Bone Pathology Database
|Text in Italics is general (instructional) information
The Chest X ray shows enlargement of the hilar lymph nodes and widening of the mediastinum. The lateral of the thoracic spine shows collapse of T12 with no loss of disc space. Plain X rays show vertebra plana ( "vertebra nigrans" ) of T12 with normal disc space. Magnetic resonance confirms the collapse of T12 with anterior bulging onto the spinal cord.
Management A thorocotomy was undertaken (skin clips from this procedure are seen in the middle X ray) and an anterior decompression of T12 was done. Biopsy showed sheets of larger cells, biopsy of an axillary node also showed this picture,as well as "hallmark" cells - a cell with a bean shaped nucleus were common. The final diagnosis was an anaplastic large cell (a T cell type ) lymphoma.
Vertebra plana is seen in:-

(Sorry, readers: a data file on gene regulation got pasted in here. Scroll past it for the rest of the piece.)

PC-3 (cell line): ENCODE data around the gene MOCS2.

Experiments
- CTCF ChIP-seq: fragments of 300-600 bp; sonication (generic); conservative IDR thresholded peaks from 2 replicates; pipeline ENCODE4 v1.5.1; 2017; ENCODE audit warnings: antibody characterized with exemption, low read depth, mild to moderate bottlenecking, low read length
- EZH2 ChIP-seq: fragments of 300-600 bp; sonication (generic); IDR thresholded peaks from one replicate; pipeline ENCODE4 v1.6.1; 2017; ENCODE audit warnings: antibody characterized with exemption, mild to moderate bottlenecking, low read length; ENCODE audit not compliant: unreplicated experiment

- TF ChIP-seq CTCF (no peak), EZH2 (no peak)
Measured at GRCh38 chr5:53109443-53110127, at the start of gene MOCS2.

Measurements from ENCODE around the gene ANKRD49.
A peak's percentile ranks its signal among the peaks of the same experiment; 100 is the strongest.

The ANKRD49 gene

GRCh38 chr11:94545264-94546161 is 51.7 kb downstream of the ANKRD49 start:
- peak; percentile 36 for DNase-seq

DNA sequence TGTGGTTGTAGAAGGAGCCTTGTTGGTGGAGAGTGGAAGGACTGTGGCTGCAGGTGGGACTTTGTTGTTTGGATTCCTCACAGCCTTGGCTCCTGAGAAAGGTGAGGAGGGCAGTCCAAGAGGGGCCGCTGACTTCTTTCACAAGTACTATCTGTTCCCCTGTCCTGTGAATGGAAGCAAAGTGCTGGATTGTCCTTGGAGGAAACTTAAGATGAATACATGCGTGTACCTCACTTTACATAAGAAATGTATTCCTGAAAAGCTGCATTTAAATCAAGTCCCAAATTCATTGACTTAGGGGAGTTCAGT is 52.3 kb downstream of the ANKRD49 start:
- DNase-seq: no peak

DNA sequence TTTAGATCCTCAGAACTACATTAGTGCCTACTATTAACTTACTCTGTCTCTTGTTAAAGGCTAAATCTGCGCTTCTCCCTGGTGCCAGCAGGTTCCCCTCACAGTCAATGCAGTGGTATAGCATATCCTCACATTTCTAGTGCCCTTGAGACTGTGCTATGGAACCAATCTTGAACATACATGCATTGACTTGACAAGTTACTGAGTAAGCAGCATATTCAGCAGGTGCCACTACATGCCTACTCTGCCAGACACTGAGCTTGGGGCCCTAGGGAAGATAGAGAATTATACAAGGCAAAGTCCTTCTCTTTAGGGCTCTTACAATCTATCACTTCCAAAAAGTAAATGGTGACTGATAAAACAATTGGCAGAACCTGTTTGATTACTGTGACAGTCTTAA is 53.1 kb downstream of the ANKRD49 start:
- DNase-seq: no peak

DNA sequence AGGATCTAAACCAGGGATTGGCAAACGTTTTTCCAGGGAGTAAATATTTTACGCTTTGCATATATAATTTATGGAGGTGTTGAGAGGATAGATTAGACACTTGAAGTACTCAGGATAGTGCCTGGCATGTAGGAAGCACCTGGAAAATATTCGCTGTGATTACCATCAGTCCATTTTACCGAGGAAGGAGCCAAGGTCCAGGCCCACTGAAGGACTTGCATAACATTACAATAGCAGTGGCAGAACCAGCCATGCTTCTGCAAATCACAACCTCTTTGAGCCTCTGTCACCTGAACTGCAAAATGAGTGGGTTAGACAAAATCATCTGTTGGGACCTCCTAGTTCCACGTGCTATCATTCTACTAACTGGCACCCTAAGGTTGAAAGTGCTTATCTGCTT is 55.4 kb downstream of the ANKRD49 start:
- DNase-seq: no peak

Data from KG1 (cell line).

- Eosinophillic grannuloma
- Ewing's Sarcoma
Lymphomas can be divided into two groups Hodskins and
Non Hodskins (NHL) this is a case of Non Hodskin's Lymphoma
three types of NHL that occur most often in children are:
- lymphoblastic: Predominantly T-cell origin, sometimes hard
to distinguish from leukemia; 30% of childhood NHLs.
- small cell lymphoma (Burkitt's and non-Burkitt's):
- large cell lymphoma A heterogeneous group B lineage and
T lineage, some are like both T and B; 20-25% of childhood NHLs.
The appearance of large fields of uniform cells in the histology of this case,
had to be differentiated from Ewings or a PNET tumour
Facts about Non Hodskins Lymphoma
- 6% of childhood cancers,
- 1.0-1.5 per 100,000 children will be diagnosed with NHL
- more common in ages 10-20
- very unusual in children less than 3
- frequent malignancy in children with AIDS
Prognosis Glotzbecker (JBJS Vol88-A (3) Page 583)
"On the basis of 306 NHL lymphomas in children and a comprehensive review
of similar series in the literature involving
patients with primary lymphoma of bone, it appears that younger age, advanced-stage
disease, multiple-bone involvement,
and non-large-cell histology are associated with decreased survival as compared
with older age, localized
disease, single-bone involvement, and large-cell histology, respectively."